The US & China: Ties that Bind?

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George Bush will visit China from 19-21 November against a backdrop of the textiles trade dispute, the growing trade deficit (US$162 billion in 2004), continuing arguments over protection of intellectual property rights, valuation of the RMB, and threats by Congress to impose a 27.5 percent tariff on imported Chinese goods. He is also fresh from a meeting with the Dalai Lama, and the US State Department has issued a critical report on religious freedom in China, which has not pleased his Chinese counterparts.

Of course there is also a lot of positive news in the US-China relationship, as US businesses and consumers benefit from trade and investment opportunities – and low prices. Other high-profile US visitors, arriving ahead of Bush, include Arnold Schwarzenegger, and 218 business people from Minnesota – who are on the largest-ever US trade delegation to China. However, the threats to trade, investment and the bilateral relationship from US interest groups that are focused on US job losses and human rights in China, remain real.

A lot of the anti-Chinese messages from the US result from a belief that US job losses and the growing trade deficit – are a direct result of companies moving production to China to take advantage of cheap labour. The textiles industry is a case in point. However, a study by the consultancy McKinsey questions this approach. They found that, while the manufacturing sector in the US lost 2.85 million jobs from 2000 to 2003, only around 314,000 of them were as a result of trade – and that falling exports, rather than rising imports, were to blame. The authors argue that the real causes of job losses were weak domestic demand, rapid productivity growth, and the dollars strength, which dampened US exports, and that short-term protectionism is not the answer. Instead the US needs to stimulate domestic demand, cut the budget deficit, and press for appreciation of artificially cheap currencies against the dollar.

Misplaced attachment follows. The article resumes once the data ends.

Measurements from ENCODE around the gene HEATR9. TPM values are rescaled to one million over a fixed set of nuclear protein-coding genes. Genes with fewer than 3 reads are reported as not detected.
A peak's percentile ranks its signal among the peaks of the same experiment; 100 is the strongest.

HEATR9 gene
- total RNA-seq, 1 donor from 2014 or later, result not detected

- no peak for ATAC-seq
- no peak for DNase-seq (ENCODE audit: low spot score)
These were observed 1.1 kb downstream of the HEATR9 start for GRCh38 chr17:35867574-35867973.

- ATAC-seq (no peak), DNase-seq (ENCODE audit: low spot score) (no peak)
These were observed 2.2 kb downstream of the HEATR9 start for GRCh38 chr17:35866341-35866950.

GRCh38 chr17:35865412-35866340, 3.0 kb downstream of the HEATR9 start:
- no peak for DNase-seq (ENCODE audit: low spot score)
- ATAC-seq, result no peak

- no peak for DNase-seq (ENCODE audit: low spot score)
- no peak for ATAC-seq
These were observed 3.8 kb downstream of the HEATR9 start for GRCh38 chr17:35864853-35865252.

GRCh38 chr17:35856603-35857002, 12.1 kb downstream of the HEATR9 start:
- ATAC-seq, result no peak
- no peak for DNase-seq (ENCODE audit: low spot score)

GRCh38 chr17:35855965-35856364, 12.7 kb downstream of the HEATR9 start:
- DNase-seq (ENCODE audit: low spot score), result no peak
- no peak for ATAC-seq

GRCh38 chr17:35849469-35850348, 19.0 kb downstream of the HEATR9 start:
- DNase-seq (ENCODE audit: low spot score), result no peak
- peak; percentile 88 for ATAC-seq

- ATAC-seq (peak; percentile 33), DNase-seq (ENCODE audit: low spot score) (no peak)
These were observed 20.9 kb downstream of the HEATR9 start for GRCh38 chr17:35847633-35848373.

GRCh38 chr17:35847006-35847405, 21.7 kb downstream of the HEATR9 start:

On the issue of intellectual property protection, a report from the US Customs Department, notes that shipments from China accounted for 63 percent of all counterfeit goods seizures in the US last year (mostly cigarettes, handbags, clothing and accessories), representing trade worth US$87.3 million. That compares with 66 percent US$$62.5 million) in 2003, 49 percent in 2002, and 46 percent in 2001. Via the World Trade organisation (WTO) the US has formally requested that China explains what action it is taking to combat the trade in fake goods.

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